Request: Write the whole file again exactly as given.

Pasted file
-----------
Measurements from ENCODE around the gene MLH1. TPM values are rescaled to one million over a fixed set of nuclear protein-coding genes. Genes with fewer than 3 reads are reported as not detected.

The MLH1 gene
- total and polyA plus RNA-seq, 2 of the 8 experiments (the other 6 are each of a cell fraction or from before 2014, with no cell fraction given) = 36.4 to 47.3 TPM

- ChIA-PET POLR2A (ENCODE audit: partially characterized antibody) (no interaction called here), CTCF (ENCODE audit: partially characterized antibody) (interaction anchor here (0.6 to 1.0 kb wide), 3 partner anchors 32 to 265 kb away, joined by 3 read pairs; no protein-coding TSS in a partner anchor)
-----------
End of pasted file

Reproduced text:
Measurements from ENCODE around the gene MLH1. TPM values are rescaled to one million over a fixed set of nuclear protein-coding genes. Genes with fewer than 3 reads are reported as not detected.

The MLH1 gene
- total and polyA plus RNA-seq, 2 of the 8 experiments (the other 6 are each of a cell fraction or from before 2014, with no cell fraction given) = 36.4 to 47.3 TPM

- ChIA-PET POLR2A (ENCODE audit: partially characterized antibody) (no interaction called here), CTCF (ENCODE audit: partially characterized antibody) (interaction anchor here (0.6 to 1.0 kb wide), 3 partner anchors 32 to 265 kb away, joined by 3 read pairs; no protein-coding TSS in a partner anchor)